Our conclusion reflects our deference to the Legislature's intent in statutorily prescribing criminal penalties. The Legislature included a provision in § 28-1205 expressly requiring consecutive sentencing, but it did not do so in other sections of the criminal code imposing mandatory minimum sentences. Additionally, the Legislature provided very specific penalty guidelines for mandatory minimum sentences in § 83-1,110(1).

Together, the above statutes demonstrate that the Legislature uses very specific language to prescribe sentencing guidelines. Therefore, we conclude that the exclusion of a requirement that all mandatory minimum sentences be served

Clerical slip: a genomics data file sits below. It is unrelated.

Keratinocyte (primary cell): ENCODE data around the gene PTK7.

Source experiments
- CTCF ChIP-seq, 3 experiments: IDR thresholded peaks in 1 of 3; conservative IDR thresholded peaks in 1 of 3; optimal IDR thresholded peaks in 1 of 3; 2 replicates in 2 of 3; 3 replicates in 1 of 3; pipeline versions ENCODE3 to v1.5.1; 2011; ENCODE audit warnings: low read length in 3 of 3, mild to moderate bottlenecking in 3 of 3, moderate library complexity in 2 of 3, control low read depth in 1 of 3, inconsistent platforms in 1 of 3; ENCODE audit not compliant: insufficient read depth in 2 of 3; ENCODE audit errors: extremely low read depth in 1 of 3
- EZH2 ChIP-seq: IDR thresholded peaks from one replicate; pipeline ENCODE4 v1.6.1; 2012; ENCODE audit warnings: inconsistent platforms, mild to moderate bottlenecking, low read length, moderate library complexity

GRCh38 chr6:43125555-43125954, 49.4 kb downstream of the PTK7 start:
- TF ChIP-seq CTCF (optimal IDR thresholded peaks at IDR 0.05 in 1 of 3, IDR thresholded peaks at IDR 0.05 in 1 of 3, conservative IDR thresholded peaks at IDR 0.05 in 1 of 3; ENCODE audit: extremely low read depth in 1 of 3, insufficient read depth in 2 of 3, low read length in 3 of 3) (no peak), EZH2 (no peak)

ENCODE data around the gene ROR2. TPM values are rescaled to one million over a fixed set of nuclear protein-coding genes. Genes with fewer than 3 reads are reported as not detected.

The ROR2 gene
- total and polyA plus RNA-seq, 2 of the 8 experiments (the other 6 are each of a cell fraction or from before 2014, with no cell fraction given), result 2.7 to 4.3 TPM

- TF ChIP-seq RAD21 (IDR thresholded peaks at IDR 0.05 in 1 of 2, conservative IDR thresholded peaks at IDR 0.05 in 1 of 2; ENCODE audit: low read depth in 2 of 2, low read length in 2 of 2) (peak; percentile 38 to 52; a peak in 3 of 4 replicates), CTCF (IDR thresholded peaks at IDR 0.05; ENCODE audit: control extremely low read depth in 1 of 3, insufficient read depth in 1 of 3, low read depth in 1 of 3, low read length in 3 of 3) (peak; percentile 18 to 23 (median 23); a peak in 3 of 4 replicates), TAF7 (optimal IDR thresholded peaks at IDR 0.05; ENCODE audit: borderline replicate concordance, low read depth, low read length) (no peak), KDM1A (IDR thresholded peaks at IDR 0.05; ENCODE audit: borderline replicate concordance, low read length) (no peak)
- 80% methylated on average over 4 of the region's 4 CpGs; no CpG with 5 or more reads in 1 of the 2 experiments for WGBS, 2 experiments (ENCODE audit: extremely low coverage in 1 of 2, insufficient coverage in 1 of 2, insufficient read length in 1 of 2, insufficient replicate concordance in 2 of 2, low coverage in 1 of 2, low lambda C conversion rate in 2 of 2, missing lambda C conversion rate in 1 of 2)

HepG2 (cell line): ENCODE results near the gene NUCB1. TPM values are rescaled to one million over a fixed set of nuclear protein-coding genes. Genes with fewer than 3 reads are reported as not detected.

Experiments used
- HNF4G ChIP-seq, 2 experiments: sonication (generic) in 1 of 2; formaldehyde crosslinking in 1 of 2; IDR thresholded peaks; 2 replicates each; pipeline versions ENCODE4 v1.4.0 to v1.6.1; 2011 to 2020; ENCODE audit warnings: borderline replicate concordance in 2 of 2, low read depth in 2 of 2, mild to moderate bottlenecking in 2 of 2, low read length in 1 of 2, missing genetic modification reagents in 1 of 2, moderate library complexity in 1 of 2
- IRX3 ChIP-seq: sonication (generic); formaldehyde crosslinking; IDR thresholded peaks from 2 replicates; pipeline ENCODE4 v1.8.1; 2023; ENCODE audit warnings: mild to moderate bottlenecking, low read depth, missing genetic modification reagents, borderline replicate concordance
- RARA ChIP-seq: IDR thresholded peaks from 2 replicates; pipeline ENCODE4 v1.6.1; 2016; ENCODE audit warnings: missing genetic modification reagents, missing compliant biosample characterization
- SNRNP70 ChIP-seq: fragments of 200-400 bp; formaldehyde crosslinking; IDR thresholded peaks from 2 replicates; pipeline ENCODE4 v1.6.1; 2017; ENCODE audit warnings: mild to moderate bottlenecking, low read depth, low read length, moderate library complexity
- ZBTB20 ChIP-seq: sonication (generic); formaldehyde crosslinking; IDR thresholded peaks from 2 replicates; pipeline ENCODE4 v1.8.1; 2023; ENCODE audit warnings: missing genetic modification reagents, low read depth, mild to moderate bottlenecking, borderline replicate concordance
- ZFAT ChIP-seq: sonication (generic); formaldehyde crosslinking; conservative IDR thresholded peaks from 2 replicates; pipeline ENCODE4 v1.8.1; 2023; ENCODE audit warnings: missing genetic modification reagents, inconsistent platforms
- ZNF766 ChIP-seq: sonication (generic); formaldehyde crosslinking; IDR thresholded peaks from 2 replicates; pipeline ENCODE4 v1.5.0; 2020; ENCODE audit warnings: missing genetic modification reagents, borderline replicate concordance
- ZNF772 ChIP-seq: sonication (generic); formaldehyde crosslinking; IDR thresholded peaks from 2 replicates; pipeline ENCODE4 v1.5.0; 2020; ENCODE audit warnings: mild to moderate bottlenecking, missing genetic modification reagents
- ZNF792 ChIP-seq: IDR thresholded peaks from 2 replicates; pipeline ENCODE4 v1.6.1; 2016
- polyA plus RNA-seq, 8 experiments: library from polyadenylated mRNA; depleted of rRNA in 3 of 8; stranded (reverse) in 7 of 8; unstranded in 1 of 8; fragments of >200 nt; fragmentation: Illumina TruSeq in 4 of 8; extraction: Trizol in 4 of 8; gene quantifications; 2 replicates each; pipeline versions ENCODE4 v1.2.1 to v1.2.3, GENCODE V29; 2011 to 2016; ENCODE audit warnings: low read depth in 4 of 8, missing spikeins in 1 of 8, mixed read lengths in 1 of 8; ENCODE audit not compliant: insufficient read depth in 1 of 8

Page 733

consecutively was intended to leave this issue to the discretion of the trial court.

Consequently, we find that it was not plain error for the district court to sentence Lantz concurrently for his third conviction under § 28-319.01.

[290 Neb. 764] CONCLUSION

For the reasons stated above, we vacate the district court's May 8, 2014, resentencing order and we remand the cause with directions to reinstate the original sentences imposed by the district court ordering that the sentences for counts I and II be served consecutively and that the sentence for count III be served concurrently.

Judgment vacated, and cause remanded with directions.